The photographic world brims with hard-luck stories of photographers losing thousands of dollars worth of gear in the heat of image-making. Often the stories can be usefully conflated into tales that wow friends and, years later, may actually make the horrifying loss seem worthwhile. Other stories yield little in the way of narrative value—a bag lost on a plane, a lens lost under a taxi seat.
But consider the story of Mario Aldecoa and a tale so large it might have been utterly unbelievable if the camera had not been returned by the subject that stole it.
Aldecoa, a reptile biologist turned photographer, has been involved in alligator and crocodile research in the Florida Everglades for many years, most recently on staff at the Everglades Alligator Farm where a breeding pond in the centre of the property holds some 200 American alligators—some up to three metres long.
“I had an image in mind for a while of the alligators at night with their eyes shining,” says Aldecoa. “When lit by a lamp or a flash they look like lots of reddish-orange bulbs.” His opportunity came during a staff party one evening. After dark he slipped away and walked to the breeding pond where hundreds of alligators lay in wait, and positioned his camera on a tripod about a foot from the water’s edge.
The alligators “didn’t seem to be aggressive,” he says casually. “They came up to me assuming they were going to be fed. I just patted them on snout, and they backed away.” Aldecoa crouched behind the camera and squeezed the cable release, taking a few frames to balance the ambient light that would reveal the stars in the sky, with the flash to illuminate the eyes of the alligators.
“Crocodilians such as alligators are generally more active at night,” he writes with perfect hindsight in a blog post last month. “With excellent vision that catches and reflects any available light, they hunt and ambush unsuspecting prey.”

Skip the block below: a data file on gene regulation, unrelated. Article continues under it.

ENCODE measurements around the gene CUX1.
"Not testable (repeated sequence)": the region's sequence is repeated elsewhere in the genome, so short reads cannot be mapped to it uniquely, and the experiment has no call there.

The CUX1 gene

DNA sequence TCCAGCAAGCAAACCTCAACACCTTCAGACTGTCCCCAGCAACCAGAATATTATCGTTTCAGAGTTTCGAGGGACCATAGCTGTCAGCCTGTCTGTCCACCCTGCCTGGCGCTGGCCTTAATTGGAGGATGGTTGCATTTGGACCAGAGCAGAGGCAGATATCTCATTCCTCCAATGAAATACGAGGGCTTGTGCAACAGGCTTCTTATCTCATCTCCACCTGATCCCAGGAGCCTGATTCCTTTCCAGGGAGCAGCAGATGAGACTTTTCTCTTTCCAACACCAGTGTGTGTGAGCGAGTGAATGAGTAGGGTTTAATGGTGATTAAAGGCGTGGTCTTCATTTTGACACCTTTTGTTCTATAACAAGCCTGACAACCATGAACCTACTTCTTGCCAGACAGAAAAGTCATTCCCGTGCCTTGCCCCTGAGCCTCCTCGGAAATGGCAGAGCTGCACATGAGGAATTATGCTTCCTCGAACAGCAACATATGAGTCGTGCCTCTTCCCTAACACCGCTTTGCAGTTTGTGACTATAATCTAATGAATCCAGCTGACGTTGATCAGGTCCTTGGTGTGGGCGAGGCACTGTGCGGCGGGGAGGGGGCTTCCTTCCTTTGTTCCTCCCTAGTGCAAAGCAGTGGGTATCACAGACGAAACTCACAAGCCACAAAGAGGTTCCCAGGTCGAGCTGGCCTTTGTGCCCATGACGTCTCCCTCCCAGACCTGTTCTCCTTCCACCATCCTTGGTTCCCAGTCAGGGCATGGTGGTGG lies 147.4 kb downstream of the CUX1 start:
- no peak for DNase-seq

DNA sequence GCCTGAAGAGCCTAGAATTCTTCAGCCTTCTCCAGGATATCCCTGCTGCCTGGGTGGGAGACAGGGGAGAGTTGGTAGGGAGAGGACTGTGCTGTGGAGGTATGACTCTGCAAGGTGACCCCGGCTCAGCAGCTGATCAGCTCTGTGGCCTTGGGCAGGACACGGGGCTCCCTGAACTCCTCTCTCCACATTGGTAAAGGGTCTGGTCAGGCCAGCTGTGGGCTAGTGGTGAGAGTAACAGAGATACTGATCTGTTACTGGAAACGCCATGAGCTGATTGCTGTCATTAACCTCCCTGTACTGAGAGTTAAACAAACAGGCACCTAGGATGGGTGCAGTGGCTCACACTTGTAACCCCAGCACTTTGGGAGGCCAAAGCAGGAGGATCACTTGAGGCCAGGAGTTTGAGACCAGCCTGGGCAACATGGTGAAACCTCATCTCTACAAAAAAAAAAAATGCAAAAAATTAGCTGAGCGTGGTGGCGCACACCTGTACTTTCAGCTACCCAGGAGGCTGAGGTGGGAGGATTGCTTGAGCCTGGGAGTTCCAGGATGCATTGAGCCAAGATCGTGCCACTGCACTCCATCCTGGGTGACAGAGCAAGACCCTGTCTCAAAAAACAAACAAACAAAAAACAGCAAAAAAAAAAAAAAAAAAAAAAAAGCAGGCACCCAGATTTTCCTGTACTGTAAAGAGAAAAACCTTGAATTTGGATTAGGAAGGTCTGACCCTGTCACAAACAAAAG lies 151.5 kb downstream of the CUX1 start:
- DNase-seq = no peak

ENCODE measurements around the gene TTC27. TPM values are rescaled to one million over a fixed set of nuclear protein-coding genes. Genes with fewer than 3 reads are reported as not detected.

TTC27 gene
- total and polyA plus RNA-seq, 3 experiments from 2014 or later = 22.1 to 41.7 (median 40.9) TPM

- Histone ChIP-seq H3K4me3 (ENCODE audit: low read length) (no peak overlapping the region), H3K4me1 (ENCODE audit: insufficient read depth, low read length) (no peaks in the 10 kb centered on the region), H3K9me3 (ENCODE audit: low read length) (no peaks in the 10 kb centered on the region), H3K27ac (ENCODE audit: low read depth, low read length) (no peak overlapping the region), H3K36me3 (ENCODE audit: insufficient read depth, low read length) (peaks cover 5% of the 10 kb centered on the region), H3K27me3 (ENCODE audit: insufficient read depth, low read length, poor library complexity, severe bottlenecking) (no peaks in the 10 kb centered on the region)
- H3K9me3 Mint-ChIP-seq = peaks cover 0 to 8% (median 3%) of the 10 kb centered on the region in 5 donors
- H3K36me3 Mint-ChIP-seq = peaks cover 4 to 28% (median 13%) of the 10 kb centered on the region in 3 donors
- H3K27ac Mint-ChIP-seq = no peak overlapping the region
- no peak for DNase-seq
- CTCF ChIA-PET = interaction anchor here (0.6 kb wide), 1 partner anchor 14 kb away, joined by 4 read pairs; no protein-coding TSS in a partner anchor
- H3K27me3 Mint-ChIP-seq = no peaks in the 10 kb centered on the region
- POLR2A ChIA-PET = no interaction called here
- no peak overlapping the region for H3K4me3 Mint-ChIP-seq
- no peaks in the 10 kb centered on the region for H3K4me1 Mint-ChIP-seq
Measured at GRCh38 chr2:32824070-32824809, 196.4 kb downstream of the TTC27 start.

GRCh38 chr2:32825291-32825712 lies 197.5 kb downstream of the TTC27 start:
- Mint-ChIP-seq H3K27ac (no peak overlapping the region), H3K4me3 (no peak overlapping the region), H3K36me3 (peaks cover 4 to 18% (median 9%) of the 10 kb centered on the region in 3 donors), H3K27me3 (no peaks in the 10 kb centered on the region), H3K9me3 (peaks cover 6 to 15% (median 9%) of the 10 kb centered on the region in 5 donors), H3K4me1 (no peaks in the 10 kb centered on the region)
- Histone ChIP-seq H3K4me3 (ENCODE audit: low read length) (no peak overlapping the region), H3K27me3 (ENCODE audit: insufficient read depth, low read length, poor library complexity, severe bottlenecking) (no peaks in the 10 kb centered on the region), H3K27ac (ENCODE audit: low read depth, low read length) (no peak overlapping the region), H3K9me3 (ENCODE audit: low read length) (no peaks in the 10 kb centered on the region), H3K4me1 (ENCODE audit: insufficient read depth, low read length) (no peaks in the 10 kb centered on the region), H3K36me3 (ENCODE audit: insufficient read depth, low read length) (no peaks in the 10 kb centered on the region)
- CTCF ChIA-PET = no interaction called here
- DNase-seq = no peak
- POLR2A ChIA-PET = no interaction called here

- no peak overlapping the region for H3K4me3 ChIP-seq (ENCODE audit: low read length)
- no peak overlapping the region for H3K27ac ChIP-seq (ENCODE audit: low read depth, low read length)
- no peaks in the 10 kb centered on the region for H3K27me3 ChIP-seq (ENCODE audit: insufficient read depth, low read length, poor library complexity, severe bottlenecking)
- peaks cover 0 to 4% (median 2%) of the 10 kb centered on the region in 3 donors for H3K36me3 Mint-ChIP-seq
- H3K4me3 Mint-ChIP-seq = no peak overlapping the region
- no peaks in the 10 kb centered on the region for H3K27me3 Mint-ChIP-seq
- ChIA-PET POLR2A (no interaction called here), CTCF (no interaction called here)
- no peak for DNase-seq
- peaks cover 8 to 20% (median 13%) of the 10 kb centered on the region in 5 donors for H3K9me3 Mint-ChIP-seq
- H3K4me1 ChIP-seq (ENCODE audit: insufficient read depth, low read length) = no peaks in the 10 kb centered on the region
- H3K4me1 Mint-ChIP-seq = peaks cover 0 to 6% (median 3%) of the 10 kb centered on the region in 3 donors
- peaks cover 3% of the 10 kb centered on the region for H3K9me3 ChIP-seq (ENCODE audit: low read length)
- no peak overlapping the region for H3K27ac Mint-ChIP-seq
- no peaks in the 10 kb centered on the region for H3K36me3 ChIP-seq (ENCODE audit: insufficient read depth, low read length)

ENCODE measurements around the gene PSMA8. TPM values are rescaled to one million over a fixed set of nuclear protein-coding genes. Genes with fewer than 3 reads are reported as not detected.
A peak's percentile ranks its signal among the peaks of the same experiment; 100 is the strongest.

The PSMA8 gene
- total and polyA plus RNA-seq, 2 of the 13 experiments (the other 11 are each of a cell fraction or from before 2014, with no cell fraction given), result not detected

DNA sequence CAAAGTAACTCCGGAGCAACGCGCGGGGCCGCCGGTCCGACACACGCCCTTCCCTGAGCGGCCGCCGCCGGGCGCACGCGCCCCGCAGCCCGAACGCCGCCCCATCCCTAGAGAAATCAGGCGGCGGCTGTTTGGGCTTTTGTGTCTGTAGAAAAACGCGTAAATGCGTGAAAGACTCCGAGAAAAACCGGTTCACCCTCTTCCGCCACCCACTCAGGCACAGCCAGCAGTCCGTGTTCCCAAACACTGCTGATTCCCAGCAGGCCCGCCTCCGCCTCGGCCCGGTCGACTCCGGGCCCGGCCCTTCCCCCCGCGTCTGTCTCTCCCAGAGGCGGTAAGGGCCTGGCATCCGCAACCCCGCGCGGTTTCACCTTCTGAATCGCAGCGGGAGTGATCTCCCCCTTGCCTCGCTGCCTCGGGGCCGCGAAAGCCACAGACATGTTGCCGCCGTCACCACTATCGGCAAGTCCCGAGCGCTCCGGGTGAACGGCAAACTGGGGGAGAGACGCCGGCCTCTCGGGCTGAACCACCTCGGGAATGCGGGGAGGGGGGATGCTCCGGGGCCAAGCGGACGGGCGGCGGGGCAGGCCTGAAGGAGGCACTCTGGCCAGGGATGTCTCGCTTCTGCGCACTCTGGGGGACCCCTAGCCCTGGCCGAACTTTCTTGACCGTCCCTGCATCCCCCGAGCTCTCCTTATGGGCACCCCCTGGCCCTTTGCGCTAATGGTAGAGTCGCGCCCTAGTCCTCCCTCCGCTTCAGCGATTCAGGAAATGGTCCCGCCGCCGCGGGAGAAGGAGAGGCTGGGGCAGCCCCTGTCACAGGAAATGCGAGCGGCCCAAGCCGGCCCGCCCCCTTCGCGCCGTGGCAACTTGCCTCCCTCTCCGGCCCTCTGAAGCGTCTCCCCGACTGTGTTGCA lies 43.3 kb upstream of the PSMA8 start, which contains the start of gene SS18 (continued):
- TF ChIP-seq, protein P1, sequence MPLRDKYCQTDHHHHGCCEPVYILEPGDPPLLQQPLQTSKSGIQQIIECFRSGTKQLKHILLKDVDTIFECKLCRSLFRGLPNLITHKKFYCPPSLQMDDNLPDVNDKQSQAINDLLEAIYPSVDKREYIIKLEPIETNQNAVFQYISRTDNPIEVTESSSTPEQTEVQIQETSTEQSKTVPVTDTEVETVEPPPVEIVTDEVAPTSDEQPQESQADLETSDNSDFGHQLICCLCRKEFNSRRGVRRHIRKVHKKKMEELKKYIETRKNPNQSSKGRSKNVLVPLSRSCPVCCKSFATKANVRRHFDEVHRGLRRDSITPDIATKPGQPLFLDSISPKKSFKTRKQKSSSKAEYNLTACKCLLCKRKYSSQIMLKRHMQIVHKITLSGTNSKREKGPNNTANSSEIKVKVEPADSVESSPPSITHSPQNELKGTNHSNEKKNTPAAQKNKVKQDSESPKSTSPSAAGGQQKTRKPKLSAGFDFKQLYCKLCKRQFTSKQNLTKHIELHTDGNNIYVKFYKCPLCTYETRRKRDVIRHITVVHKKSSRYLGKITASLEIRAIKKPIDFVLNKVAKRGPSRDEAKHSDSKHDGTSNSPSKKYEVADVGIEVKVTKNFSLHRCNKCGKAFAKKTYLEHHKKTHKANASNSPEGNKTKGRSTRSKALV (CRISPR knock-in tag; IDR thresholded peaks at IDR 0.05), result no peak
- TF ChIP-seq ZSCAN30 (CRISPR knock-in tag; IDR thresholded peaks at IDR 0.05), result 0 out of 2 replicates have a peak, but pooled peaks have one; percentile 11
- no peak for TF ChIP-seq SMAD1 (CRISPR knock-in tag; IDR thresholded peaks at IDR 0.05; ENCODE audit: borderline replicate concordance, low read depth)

In retrospect, Aldecoa was ‘unsuspecting’ too. “I was messing around with the exposure and flash. All my attention was on the camera. I fired another shot, the flash went off… and the ‘gator lunged.”
The alligator grabbed the camera and Aldecoa seized the tripod leg. “For a moment I was pulling, and he was pulling, then the leg snapped off the tripod.” Aldecoa’s Canon 60D camera, his prized 16–35mm lens, and remains of the tripod disappeared—thrashing—into the water.
“Everything happened so quickly,” he says, but reality soon set in. “I got a bit spooked, then thought, alright, there’s nothing else I can do.”
Aldecoa wandered back into the pond the next day, scouring the bottom with a rake, but it was futile, his gear was gone.
Eight months later, a keeper at the farm was giving a feeding presentation to tourists when an enormous alligator wandered out of the pond with the camera bound around its leg by the strap. Staff retrieved the camera, and called Aldecoa.
“It was pretty beat up,” he says. It was covered in mud and teeth marks, it was buckled and full of silt. Nevertheless Aldecoa extracted and cleaned the SanDisk memory card, and the last pictures his camera had captured materialised before his eyes.
“It was a crappy situation, but now it’s kind of amazing. The odds of an alligator bringing the camera back out of water are incredible,” he says. “The lesson I learned was not to be over-confident working with any animal. Reptiles are not to be trusted, not with cameras.”
See more at: marioaldecoa.smugmug.com